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Reducing hours without reducing pay would reignite an essential but long-forgotten moral project: making American life less about work

Source | | Joe Pinsker

The 89 people who work at Buffer, a company that makes social-media management tools, are used to having an unconventional employer. Everyone’s salary, including the CEO’s, is public. All employees work remotely; their only office closed down six years ago. And as a perk, Buffer pays for any books employees want to buy for themselves.

So perhaps it is unsurprising that last year, when the pandemic obliterated countless workers’ work-life balance and mental health, Buffer responded in a way that few other companies did: It gave employees an extra day off each week, without reducing pay—an experiment that’s still running a year later. “It has been such a godsend,” Essence Muhammad, a customer-support agent at Buffer, told me.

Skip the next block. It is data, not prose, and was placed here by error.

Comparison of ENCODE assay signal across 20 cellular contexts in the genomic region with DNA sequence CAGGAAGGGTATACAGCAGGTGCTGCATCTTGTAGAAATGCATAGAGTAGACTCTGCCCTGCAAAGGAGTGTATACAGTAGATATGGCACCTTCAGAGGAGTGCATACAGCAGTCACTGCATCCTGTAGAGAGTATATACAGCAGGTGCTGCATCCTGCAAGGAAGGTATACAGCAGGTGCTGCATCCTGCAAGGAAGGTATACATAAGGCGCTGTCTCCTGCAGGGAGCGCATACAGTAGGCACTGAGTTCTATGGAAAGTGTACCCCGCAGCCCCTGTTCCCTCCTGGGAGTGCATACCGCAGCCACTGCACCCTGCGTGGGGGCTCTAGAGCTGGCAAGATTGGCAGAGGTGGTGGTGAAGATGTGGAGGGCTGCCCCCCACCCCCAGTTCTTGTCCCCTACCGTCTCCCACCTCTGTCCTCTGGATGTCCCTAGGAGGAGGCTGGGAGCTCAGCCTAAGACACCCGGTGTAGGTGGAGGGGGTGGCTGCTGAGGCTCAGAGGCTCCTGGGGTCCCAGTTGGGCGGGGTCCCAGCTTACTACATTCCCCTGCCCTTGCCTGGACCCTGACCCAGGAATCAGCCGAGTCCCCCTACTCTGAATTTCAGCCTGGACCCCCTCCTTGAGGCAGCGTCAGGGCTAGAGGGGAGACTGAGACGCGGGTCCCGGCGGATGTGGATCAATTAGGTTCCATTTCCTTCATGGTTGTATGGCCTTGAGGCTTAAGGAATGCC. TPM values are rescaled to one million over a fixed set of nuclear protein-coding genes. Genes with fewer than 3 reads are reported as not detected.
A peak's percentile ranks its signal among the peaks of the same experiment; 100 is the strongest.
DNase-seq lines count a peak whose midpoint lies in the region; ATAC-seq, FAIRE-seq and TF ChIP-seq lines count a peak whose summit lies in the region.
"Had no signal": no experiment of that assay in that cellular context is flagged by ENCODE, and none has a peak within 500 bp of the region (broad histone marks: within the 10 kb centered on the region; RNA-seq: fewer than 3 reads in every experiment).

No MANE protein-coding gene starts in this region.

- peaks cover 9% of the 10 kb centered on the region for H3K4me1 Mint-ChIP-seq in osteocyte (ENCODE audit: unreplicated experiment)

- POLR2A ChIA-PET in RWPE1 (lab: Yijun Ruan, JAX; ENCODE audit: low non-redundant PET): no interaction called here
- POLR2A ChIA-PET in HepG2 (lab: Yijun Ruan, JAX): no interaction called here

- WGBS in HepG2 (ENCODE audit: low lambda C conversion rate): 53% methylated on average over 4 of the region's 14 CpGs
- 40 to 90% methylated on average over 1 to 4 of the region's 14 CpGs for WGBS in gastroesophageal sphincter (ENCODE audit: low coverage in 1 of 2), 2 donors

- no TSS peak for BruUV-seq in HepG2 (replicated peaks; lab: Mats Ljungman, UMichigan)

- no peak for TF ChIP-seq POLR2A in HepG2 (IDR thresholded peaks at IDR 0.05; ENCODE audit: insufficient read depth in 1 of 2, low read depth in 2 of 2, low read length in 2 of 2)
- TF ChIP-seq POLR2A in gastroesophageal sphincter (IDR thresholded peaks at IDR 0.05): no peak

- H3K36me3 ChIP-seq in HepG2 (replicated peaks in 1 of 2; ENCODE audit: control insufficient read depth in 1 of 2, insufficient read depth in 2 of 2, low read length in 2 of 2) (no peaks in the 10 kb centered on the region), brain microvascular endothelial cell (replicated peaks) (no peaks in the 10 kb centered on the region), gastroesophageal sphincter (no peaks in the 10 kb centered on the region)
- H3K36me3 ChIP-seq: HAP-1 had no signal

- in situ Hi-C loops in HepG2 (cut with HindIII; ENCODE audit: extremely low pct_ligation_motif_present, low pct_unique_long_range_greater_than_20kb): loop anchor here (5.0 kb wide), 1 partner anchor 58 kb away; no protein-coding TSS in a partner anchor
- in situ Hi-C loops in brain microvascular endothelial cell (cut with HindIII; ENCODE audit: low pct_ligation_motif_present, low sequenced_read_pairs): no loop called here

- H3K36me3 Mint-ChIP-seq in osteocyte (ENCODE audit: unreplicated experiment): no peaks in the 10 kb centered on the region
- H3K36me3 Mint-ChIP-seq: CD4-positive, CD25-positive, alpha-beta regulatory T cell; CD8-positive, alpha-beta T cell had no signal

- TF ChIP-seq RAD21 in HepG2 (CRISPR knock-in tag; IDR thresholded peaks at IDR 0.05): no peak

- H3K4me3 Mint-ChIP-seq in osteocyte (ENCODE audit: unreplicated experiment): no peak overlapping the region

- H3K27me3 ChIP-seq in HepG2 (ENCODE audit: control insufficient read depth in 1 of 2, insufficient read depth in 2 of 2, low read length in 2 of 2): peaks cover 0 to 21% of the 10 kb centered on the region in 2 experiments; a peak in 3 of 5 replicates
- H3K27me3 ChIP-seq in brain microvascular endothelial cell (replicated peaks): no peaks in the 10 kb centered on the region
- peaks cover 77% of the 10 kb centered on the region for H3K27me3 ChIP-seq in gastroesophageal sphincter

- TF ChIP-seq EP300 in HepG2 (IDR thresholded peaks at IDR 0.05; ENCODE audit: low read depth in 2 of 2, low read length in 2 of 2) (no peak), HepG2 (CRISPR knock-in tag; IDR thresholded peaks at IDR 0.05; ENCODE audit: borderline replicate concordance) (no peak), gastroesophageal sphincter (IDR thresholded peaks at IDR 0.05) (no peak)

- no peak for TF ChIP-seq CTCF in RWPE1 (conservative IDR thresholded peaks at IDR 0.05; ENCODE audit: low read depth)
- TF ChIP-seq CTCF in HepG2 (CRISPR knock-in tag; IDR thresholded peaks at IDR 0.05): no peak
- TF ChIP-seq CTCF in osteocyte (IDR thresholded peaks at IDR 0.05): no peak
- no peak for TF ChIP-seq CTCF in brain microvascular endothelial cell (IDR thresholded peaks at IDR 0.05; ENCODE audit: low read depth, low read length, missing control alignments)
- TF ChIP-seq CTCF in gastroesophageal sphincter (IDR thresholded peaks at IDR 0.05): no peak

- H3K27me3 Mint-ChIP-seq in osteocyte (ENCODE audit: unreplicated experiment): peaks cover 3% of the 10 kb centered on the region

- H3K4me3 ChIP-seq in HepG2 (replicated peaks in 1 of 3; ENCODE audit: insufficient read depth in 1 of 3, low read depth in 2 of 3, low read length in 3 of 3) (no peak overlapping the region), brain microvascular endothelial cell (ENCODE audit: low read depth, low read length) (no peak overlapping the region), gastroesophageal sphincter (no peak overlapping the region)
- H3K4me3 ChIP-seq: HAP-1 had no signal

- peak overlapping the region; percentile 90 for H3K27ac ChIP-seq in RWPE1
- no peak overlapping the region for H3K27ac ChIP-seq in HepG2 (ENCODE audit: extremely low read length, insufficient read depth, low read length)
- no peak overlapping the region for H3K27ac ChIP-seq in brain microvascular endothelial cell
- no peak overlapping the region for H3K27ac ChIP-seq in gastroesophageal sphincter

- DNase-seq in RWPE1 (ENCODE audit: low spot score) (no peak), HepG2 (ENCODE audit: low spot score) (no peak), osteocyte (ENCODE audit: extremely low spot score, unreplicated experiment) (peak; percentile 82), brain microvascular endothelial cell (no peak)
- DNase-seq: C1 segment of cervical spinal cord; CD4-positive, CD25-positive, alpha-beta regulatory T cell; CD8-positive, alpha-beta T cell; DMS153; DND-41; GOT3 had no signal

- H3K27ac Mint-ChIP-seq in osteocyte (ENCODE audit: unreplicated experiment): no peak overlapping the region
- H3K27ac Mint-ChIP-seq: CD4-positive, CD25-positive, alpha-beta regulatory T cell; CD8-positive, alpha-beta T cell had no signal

Miraculously—or predictably, if you ask proponents of the four-day workweek—the company seemed to be getting the same amount of work done in less time. It had scaled back on meetings and social events, and employees increased the pace of their day. Nicole Miller, who works in human resources at Buffer, also cited “the principle of work expanding to the time you give it”: When we have 40 hours of work a week, we find ways to work for 40 hours. Buffer might never go back to a five-day week.

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